Linares, who played three seasons with Villa Clara in Cuba's Serie Nacional, the island's top league, defected this week and is now in the Dominican Republic. The outfielder will seek residency -- the first step to signing with a Major League team -- in the Dominican Republic, Haiti, Costa Rica or Nicaragua.
There are an estimated 75 Cuban players in the Dominican Republic seeking a contract with a Major League team.
"I've always wanted to play against the highest competition in other countries, and that's why I left," Linares, 26, told MLB.com in Spanish from the Dominican Republic. "I feel like my game will play well in the United States. My first goal was to leave Cuba, and that's accomplished. Now I just want to work hard and sign with a good team, be a good player in the Major Leagues."
Linares left the island without incident, he said. He simply traveled from Havana to Panama on a plane earlier this week and later made his way to the Dominican Republic. He told Cuban officials he was going on vacation to Central America.
"It's the biggest decision of my life, the biggest decision a man can make to leave, but I wanted to do it," Linares said. "One day, I want to have my family with me, but I know I have a lot of work to do."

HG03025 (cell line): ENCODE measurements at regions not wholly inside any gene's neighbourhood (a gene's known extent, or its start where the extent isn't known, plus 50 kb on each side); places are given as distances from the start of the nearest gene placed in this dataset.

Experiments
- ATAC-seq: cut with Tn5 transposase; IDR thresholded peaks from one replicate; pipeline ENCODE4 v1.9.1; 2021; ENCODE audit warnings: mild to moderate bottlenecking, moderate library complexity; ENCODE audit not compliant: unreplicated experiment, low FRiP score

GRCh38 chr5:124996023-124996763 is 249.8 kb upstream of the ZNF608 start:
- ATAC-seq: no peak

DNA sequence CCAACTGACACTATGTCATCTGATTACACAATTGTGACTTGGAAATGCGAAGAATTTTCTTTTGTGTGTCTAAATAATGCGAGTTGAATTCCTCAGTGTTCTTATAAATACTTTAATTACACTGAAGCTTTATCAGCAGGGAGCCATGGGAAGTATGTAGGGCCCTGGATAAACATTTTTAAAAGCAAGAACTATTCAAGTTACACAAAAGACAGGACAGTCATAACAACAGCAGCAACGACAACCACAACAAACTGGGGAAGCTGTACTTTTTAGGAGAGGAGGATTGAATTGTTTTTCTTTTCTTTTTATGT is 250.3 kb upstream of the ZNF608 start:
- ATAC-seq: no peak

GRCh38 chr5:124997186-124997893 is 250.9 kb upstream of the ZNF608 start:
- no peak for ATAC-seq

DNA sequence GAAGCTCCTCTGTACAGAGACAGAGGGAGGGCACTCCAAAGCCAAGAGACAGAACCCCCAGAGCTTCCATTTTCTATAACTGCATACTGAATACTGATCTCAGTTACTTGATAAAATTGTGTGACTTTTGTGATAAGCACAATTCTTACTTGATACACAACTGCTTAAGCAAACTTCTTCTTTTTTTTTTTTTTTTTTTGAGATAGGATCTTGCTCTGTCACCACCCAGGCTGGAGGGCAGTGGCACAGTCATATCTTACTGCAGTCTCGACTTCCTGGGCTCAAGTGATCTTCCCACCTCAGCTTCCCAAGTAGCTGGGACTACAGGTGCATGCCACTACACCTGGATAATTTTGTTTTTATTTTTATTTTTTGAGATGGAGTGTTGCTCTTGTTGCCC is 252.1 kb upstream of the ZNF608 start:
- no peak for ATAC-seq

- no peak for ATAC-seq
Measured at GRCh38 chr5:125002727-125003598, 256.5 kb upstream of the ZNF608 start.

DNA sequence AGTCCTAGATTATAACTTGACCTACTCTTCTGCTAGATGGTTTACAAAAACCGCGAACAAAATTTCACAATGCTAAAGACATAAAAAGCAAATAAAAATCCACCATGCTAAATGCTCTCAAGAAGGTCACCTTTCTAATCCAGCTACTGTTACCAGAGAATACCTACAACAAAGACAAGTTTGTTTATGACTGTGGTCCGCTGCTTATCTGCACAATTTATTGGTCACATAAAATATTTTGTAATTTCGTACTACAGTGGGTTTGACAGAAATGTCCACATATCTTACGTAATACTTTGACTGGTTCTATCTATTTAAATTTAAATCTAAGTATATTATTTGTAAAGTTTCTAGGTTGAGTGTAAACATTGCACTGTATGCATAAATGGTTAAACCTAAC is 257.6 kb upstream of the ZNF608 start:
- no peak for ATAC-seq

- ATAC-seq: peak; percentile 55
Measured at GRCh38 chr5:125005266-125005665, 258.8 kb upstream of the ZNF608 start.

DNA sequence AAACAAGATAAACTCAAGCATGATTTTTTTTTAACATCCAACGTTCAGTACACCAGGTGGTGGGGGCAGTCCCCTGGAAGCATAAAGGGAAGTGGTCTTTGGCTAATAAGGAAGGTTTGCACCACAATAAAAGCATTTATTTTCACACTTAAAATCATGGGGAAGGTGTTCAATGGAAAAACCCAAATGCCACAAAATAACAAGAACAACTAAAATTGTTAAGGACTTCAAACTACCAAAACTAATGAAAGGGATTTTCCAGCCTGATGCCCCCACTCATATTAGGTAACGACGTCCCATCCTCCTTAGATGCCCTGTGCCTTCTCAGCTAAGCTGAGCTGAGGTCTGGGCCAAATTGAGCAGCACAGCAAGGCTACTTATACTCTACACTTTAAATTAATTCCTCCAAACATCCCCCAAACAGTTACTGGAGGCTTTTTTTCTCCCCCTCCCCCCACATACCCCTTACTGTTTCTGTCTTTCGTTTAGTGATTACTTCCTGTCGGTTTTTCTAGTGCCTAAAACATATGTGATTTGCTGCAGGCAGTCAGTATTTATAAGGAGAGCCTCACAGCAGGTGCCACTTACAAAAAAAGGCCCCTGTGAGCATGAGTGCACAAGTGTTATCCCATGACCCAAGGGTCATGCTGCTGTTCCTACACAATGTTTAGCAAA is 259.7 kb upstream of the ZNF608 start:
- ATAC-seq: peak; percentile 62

Linares is a career .318 hitter with 15 home runs, 96 RBIs, 33 doubles and seven triples in 191 Serie Nacional games since his debut in 2012. He hit .322 with 17 doubles, four triples, four home runs and 34 RBIs last season in Serie Nacional play.
Linares was also part of the Cuban team that participated in the 2014 Caribbean Series in Venezuela.
Because of his age and experience, he will be subject to the international signing guidelines when he becomes eligible to sign. Linares must also petition Major League Baseball once he establishes residency in a country outside of Cuba or the United States. The process could take several months.
"I'm here with my trainer Victor [Baez] working hard, and when it's the right time, I'll sign," Linares said. "I want to get what I always wanted, and that's to play with the best."
Linares grew up in the Remedio neighborhood of Villa Clara, and began playing baseball competitively at an early age. He walked away from the game at age 14 after becoming disenchanted with the selection process for the country's top teams. Three years later, a friend convinced him to return to the field, this time as a softball player. Linares eventually became one of the sport's top players in Cuba.
At 19, Linares' softball career was interrupted by the country's required military service. He returned to baseball two years later, and made his Villa Clara debut at age 22.
"I just want to make my dream come true," Linares said. "I've made the first step to get here. I just need to keep working."